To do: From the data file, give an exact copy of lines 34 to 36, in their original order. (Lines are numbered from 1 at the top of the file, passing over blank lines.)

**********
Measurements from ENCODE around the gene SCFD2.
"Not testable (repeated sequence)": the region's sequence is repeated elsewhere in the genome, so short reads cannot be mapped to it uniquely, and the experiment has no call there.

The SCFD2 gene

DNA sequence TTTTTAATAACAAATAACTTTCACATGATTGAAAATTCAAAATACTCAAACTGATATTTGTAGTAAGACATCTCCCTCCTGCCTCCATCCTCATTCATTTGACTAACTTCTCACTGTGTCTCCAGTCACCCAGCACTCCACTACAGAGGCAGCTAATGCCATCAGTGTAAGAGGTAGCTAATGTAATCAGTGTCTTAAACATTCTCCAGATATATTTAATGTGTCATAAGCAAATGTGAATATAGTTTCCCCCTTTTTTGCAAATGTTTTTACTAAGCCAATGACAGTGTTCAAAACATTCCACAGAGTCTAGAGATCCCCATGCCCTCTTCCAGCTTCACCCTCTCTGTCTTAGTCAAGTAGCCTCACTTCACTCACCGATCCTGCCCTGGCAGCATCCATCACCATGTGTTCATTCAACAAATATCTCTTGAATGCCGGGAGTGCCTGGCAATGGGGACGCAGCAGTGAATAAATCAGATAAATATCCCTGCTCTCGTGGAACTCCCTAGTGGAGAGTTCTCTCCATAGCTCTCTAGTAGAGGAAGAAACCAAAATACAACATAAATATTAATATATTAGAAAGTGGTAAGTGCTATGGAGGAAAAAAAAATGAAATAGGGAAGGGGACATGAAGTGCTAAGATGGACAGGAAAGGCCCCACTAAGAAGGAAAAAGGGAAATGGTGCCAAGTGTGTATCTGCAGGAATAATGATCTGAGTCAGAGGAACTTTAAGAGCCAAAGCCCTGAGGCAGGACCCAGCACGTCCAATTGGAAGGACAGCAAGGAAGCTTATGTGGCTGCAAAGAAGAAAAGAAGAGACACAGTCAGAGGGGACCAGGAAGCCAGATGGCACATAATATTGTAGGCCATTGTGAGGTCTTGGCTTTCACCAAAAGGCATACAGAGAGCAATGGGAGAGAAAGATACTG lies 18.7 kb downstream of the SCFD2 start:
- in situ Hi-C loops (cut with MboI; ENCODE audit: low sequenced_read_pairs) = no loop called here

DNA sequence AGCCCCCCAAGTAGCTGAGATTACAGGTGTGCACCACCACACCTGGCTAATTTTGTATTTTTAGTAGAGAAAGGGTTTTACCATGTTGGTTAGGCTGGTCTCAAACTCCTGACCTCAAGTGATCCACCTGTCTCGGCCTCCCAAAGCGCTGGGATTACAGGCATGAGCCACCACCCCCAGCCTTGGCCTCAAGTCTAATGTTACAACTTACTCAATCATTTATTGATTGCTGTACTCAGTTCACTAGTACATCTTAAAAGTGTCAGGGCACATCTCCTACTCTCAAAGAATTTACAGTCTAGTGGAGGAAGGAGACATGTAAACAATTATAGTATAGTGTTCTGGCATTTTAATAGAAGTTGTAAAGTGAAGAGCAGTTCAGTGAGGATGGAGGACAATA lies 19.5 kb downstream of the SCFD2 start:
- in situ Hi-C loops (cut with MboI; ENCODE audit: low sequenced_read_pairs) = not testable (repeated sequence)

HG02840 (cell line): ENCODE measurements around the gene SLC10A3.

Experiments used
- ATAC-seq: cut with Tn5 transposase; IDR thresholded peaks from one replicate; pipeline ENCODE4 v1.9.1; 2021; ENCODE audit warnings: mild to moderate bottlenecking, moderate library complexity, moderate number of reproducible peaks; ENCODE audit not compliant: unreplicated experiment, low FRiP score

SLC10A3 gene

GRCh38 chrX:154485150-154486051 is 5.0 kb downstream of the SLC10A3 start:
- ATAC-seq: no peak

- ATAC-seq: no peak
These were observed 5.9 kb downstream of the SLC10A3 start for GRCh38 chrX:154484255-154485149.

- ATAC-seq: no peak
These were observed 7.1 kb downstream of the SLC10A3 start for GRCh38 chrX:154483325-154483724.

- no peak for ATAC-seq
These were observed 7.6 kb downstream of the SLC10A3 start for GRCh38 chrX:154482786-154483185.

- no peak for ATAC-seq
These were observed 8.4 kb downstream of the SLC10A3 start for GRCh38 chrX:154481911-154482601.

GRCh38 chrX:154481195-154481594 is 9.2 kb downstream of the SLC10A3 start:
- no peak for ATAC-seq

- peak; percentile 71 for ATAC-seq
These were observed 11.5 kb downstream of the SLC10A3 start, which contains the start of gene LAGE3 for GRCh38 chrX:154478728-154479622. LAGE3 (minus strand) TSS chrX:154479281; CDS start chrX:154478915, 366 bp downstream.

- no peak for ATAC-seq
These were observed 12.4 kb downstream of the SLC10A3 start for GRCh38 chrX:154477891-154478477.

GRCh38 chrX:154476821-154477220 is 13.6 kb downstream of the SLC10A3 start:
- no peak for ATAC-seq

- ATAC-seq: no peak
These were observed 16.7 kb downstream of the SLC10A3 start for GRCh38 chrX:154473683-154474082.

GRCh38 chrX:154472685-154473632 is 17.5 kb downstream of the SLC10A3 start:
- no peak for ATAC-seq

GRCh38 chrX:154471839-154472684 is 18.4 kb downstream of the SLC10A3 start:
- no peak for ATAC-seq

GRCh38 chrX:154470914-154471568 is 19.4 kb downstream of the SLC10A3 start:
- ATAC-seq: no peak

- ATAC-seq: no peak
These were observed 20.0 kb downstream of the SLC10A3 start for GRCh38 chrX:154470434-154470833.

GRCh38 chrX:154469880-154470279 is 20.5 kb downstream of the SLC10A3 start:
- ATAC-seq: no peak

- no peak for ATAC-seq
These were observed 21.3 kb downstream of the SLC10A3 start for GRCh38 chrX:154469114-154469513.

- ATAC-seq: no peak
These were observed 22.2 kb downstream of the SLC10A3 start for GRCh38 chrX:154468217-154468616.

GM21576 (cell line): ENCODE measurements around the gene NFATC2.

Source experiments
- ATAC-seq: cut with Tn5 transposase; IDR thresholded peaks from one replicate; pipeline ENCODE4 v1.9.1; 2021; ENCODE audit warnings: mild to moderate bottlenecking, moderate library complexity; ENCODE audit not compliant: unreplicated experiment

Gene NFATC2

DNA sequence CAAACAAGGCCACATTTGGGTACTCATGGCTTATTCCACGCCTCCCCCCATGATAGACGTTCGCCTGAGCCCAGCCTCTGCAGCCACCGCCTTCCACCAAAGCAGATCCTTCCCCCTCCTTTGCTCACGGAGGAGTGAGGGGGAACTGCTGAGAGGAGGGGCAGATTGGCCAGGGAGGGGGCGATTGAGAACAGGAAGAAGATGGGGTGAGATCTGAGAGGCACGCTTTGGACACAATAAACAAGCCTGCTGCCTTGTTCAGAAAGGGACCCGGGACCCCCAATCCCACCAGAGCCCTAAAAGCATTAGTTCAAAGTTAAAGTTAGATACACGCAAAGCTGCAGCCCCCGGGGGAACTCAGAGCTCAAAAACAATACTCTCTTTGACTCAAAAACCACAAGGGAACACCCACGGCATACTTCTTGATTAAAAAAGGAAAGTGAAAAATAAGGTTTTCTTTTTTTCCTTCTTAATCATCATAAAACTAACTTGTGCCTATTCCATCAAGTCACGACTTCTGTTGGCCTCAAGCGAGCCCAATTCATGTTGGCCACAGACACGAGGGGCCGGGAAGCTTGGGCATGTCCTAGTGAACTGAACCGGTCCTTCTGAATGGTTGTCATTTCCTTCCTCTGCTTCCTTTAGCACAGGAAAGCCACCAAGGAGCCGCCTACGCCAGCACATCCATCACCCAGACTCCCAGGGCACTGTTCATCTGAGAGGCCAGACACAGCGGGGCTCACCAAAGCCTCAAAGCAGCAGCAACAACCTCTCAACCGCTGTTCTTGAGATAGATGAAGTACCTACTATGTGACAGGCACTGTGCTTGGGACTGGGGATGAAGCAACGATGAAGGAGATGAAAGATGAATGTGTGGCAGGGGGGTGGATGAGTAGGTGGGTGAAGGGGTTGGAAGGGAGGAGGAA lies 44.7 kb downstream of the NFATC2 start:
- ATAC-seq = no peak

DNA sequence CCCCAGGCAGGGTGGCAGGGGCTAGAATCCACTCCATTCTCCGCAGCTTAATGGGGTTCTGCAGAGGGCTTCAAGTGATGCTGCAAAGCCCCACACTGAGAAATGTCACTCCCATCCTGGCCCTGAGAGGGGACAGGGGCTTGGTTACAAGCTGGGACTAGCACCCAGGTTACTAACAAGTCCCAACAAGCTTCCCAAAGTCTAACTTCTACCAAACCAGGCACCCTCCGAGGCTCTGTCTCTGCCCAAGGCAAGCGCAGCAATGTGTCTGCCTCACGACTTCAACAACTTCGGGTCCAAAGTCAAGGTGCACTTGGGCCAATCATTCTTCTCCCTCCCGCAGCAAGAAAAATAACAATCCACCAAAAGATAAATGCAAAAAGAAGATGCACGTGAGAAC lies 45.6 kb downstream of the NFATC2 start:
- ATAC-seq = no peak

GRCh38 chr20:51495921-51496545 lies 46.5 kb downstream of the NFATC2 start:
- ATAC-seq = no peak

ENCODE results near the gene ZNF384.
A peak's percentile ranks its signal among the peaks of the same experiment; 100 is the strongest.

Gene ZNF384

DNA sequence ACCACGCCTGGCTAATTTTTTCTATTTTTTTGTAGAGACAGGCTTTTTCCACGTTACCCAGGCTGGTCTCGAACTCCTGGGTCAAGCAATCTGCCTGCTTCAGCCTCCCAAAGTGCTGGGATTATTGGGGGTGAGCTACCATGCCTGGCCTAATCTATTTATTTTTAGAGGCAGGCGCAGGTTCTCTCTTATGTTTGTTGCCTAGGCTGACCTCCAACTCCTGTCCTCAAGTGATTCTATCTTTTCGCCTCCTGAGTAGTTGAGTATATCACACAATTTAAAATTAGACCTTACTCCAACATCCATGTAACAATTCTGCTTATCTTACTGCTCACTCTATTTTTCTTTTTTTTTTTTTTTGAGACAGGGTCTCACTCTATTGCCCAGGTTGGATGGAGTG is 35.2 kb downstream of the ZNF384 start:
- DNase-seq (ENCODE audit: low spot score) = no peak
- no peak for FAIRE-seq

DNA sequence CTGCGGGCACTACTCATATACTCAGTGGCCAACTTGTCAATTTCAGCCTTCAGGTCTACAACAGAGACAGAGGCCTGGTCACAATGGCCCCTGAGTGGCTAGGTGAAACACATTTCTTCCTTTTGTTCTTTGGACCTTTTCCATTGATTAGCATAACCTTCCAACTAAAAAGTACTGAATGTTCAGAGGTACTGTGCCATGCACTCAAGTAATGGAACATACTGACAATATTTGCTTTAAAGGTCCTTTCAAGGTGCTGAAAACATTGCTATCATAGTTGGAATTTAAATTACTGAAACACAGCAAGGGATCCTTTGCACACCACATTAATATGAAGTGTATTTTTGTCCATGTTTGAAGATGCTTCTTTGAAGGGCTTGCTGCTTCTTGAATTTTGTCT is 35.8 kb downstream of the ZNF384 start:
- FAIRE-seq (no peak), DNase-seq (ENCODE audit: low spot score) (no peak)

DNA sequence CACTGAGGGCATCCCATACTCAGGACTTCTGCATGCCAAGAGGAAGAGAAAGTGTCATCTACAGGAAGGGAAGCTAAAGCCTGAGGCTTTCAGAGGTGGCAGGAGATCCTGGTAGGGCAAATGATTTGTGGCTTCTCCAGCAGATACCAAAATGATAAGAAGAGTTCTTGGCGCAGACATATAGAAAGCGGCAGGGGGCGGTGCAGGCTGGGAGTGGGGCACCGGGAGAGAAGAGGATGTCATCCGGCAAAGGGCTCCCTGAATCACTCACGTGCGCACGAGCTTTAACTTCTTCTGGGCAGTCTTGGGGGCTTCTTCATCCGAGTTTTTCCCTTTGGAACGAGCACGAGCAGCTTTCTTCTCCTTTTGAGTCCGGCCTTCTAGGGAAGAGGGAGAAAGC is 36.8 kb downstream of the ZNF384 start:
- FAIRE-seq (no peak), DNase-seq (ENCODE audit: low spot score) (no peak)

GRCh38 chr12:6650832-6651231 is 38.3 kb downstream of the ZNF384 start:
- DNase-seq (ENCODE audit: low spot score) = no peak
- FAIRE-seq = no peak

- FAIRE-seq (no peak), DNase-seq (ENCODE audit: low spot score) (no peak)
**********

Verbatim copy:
GRCh38 chrX:154471839-154472684 is 18.4 kb downstream of the SLC10A3 start:
- no peak for ATAC-seq

GRCh38 chrX:154470914-154471568 is 19.4 kb downstream of the SLC10A3 start: